Hot, dry weather heightens West Nile virus risk
ABC News
Where there's water in the drought-plagued Midwest, it's stagnant water — the Culex mosquito's favorite breeding habitat. The heat also speeds up the mosquito's life cycle, which means more breeding and more mosquitoes, and accelerates the West Nile virus replication process. Illinois, Indiana, Ohio and Texas are reporting higher rates of infected mosquitoes compared with past years. More

Mount Sinai researchers discover new target for vaccine development in abundant immune cells
Science Codex
White blood cells called neutrophils, which are the first line of defense against infection, play an unexpected role by boosting antibody production, according to research led by Mount Sinai School of Medicine in New York. The findings suggest neutrophils have multiple roles within the immune system and function at levels previously unknown to the scientific community. More

Stunning recovery for first child to get stem cell trachea
ABC News
The first child in history to receive a trachea fashioned by his own stem cells has shown remarkable progress since the initial transplant two years ago, marking a new record for the novel procedure. Ciaran Finn-Lynch, the now 13-year-old boy from the U.K. who the world's first child to receive the stem cell trachea transplant, is breathing normally and no longer needs anti-rejection medication, researchers reported in a paper published in the journal Lancet. More

Researchers unveil molecular details of how bacteria propagate antibiotic resistance
Infection Control Today
Fighting superbugs – strains of pathogenic bacteria that are impervious to the antibiotics that subdued their predecessor generations – has required physicians to seek new and more powerful drugs for their arsenals. Unfortunately, in time, these treatments also can fall prey to the same microbial ability to become drug resistant. Now, a research team at the University of North Carolina at Chapel Hill may have found a way to break the cycle that doesn't demand the deployment of a next-generation medical therapy – preventing superbugs from genetically propagating drug resistance.More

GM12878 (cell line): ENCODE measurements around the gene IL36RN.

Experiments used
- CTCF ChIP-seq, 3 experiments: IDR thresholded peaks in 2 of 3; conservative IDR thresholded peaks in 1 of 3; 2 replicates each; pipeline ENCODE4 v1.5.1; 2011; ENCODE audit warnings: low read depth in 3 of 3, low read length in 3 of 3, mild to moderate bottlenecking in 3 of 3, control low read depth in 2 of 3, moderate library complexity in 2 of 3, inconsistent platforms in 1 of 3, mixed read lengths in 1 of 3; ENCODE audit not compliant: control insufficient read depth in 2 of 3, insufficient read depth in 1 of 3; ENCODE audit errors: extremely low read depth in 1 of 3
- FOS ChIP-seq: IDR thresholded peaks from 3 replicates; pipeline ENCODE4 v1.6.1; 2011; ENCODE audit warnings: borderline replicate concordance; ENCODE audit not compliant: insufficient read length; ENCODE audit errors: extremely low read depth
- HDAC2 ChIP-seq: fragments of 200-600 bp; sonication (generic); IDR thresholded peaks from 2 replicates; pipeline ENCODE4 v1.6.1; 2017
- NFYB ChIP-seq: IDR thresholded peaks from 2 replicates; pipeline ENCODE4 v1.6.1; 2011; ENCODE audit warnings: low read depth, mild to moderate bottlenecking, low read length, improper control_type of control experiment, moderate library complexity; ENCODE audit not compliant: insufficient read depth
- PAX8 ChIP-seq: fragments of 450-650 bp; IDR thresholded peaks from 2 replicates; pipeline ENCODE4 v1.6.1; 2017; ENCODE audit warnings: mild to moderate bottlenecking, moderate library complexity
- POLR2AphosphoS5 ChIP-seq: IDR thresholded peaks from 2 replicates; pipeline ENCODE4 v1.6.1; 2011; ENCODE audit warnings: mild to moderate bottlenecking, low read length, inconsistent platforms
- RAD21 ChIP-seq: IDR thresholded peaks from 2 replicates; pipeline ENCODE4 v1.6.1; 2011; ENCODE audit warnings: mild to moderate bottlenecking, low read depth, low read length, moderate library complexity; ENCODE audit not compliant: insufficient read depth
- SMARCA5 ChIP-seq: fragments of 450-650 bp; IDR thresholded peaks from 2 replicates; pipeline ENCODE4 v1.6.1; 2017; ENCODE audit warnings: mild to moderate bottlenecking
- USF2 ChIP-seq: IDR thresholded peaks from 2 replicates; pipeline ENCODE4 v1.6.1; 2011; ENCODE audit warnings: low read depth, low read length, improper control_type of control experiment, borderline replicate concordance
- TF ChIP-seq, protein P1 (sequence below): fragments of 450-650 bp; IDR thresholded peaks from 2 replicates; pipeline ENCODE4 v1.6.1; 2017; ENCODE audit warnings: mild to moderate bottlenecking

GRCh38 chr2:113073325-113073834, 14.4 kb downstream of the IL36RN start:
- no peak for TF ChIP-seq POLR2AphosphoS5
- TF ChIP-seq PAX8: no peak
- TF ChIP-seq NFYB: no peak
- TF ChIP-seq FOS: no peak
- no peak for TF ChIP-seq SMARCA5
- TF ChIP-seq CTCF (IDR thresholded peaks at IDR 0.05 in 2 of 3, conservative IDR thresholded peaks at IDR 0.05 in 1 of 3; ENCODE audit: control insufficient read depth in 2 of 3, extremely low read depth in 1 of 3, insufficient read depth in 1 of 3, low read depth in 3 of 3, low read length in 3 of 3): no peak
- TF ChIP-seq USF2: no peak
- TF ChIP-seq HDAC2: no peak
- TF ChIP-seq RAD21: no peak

Vaccines developed from DNA nanostructures come one step closer to a clinical reality
Nanowerk
Vaccination is one of the most effective ways to prevent microbial infection. International vaccination campaigns have played a pivotal role in the eradication of small pox and the imminent eradication of polio. Yet, formulating effective vaccines is more of an art than an exact science. Several widespread and devastating diseases including malaria and HIV are proving difficult to develop vaccines against.More

Study finds scarcity of drug trials in kids
Reuters via Medscape Medical News
Relatively few clinical trials have tested medications in children - even when kids make up a large share of patients with the condition the drug treats, a new study finds. That most clinical drug trials do not include children and teenagers has long been known. In practice, doctors often have to extrapolate findings from adult studies and try to apply them to children - giving kids a lower dose of a drug that's been found effective in adults, for instance.More

Lab-grown blood vessels may improve heart bypass
HealthDay
Researchers have grown small blood vessels in a lab using stem cells from fat gathered through liposuction. Such cultured blood vessels might someday play a role in transplant operations, including heart bypass surgery. In bypass surgery, transplanted blood vessels are used to reroute blood around severely blocked arteries. Current techniques have limitations, however, and these preliminary study results suggest that tissue-engineered blood vessels might help doctors surmount certain hurdles, the researchers said.More

Anti-AIDS focus now on teen girls
The Associated Press via the San Francisco Chronicle
Tackling the female side of the AIDS epidemic means going far beyond today's global focus on pregnant women, specialists told the world's largest AIDS meeting. Already women make up half the world's HIV infections. Adolescent girls are at particular risk in the hardest-hit parts of the world, and protecting them requires addressing the poverty, violence and discrimination that too many women experience around the world, said UNICEF Deputy Executive Director Geeta Rao Gupta.More